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But beyond the caffeine kick, cups of coffee can differ wildly. Whether you have a Tim Hortons habit, swear by Starbucks or prefer to brew your own beans at home, you never quite know what you’re going to get.
That’s why researchers at Ireland’s University of Limerick are working on brewing the perfect cup of coffee.
Researchers devised a mathematical model specifically for drip coffee machines, hoping to unlock the secret to the smoothest, most predictable, and most efficient brew.
There are over 1,800 chemicals in a typical cup of coffee and many of those contribute to the taste. There are mechanical variables, too: the size of the coffee grounds, the temperature of the hot water, the rate at which the water passes over the grounds, and the density of packing of the grounds all affect the flavour and texture of a humble cup of joe.
All the authors involved in the study admit that coffee is a part of their daily routine — but their research wasn’t as simple as touring the coffee shops of Limerick. Instead, the team considered all the possible variables that go into making coffee and developed a mathematical and computer model that can predict the amount of coffee extraction that will take place under the conditions of a drip coffee machine.
Their initial equations included so many variables that it was far too cumbersome to ever actually use in practice. So the researchers decided to ignore things like brew time and water quality and focused their model on what could truly be measured.
However, if the orders at Starbucks are any indication, what constitutes a good cup of coffee is really based on personal preference. So it wasn’t so much about researching the quality of the coffee but more the efficiency of the brew.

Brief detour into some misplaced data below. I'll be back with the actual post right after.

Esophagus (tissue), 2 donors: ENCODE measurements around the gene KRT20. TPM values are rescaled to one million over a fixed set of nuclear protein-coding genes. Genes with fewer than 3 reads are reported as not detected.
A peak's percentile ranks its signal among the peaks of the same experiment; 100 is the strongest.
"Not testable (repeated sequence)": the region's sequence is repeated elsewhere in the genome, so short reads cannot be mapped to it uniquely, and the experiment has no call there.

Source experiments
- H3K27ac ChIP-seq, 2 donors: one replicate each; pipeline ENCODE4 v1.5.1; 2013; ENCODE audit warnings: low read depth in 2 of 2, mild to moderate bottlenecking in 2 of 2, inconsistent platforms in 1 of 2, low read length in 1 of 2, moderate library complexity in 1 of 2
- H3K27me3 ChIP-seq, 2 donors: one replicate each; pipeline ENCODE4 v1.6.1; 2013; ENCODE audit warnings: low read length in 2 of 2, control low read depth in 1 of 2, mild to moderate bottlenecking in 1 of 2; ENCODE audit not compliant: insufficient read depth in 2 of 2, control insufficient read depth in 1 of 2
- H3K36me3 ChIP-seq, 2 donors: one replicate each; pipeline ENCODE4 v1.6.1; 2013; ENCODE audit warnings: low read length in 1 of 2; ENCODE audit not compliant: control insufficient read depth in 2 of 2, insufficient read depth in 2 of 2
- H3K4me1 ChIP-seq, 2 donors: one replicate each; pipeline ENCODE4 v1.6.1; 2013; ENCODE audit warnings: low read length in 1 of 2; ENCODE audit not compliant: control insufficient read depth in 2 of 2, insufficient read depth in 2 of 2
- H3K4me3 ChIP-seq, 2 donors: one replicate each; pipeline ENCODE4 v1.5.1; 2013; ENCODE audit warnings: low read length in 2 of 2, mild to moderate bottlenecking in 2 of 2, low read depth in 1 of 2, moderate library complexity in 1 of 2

According to researcher Kevin Moroney, the size of the grounds is “vitally important” to the extraction of coffee. The larger the grind in drip coffee the less bitter the taste, partially because there are more gaps between the grinds and the hot water can circulate more easily.
What this means is that bitterness is determined primarily by the size of the coffee grounds. The largest setting of grind size will give you the least bitter taste. But it’s a trade off, since smaller grinds pack more of a caffeine punch.
“You want to extract about 20 per cent,” said Moroney, “because if you extract too little of the mass of the coffee grain, you only get the flavours that come from chemicals of a small molecular mass which extract fast so you don’t get that complex flavour you want in the coffee.”
There’s no way to calculate the perfect 20 per cent extraction at home, but you can bet that coffee machine makers are taking note.